CNET también está disponible en español.

Ir a español

Don't show this again

Mobile

Study: Consumers go wireless at home

People are pulling the plug on traditional phone lines at home as wireless service and broadband connections become cheaper, according to Forrester Research.

Consumers are pulling the plug on traditional phone lines at home as wireless service and broadband connections become cheaper, according to a recent survey from Forrester Research.

New communication services, such as those offered by AT&T Wireless and Sprint's PCS business, have already replaced landline service in 1.7 percent of households.

By 2006, more than 5 million U.S. homes will start using mobile and high-speed broadband networks as their primary connection, according to Forrester. That would make wireless services the primary means of communications in 11 percent of households.

The migration away from landlines will cost the current telecom behemoths, such as SBC Communications and Verizon Communications, as much as $8.8 billion overall. Both companies are already moving into DSL (digital subscriber line) and "third generation" enhanced services as interest in traditional phone service dwindles.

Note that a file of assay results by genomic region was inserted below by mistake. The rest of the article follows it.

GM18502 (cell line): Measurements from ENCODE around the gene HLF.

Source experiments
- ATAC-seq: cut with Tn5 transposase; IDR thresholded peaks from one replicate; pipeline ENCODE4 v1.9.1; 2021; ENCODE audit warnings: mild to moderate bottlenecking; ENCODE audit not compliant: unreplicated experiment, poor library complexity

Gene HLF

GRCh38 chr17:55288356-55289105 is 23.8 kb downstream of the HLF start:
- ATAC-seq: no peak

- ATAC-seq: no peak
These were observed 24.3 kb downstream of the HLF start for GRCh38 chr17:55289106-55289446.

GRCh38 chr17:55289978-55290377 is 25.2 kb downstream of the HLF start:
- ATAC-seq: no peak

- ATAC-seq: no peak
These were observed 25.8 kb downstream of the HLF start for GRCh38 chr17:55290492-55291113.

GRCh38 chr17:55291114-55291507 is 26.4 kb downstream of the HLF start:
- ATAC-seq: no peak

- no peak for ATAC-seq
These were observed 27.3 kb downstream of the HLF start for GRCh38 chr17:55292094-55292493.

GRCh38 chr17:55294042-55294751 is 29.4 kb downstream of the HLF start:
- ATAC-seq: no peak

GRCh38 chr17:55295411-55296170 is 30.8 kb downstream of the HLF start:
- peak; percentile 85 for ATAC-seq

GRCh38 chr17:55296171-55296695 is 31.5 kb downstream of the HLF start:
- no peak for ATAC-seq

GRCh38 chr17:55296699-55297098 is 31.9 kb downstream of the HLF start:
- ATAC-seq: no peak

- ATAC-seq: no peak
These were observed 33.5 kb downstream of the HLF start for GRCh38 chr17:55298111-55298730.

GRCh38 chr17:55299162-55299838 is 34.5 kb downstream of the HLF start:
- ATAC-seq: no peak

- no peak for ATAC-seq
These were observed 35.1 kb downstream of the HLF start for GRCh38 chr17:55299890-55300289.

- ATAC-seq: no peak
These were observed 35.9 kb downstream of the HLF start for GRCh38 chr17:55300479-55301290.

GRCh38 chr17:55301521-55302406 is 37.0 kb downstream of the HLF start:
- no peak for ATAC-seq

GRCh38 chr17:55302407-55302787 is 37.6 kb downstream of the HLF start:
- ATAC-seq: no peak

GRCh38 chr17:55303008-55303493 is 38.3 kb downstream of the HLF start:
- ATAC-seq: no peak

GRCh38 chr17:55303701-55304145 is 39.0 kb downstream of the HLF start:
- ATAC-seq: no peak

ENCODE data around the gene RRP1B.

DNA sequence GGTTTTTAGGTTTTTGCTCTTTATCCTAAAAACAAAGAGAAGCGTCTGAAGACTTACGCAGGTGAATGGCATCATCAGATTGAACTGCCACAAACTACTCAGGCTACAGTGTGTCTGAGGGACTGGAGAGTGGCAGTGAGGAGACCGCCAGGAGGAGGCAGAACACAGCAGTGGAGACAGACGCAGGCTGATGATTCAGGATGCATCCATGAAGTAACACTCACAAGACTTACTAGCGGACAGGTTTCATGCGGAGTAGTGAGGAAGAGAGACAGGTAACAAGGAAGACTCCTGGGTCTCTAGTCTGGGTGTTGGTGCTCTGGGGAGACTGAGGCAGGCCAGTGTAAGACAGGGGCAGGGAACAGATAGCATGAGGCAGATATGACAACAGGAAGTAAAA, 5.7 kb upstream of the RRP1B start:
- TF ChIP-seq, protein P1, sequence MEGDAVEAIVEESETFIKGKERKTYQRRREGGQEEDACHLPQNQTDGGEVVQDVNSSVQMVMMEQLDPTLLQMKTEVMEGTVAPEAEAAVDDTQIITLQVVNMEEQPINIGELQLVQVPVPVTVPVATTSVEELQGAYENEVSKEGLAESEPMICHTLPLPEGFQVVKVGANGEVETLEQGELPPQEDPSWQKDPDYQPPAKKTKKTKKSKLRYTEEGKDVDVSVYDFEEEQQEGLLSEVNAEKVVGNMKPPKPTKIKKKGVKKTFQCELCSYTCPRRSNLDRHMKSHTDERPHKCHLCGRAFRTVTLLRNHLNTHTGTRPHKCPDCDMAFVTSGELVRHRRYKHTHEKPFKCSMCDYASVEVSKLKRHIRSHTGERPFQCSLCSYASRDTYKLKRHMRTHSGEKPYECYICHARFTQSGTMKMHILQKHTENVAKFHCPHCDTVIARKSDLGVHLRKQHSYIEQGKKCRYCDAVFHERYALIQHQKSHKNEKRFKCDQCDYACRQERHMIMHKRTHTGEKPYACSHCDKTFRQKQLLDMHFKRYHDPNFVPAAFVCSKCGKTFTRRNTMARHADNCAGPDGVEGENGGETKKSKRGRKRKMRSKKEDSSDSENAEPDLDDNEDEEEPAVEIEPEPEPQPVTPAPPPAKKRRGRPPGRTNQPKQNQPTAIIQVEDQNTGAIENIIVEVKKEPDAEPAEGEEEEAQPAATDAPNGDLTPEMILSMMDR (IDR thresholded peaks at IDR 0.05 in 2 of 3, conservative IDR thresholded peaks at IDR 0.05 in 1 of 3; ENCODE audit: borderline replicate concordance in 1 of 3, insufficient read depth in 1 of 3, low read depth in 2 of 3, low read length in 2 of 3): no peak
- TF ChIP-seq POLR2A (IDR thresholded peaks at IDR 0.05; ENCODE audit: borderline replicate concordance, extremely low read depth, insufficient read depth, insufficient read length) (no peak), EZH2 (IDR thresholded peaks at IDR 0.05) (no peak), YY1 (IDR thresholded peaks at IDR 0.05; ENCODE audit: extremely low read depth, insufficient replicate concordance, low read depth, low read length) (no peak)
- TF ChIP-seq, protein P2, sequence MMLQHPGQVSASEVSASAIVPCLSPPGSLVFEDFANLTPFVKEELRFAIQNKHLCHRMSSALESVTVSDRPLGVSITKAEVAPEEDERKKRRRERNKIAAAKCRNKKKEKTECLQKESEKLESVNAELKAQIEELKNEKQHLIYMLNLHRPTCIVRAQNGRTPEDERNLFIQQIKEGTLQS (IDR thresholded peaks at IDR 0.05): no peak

"Half of this loss--more than $4.5 billion--will come out of lost revenue from highly profitable services such as voice mail and call waiting," said Charles Golvin, senior analyst at Forrester.

Golvin predicts that broadband providers' offering of voice over IP service in 2002 will also take voice business away from traditional telephone companies. By 2006, voice over IP is expected to displace more than 4 million traditional lines and around $1.5 billion in revenue, he said.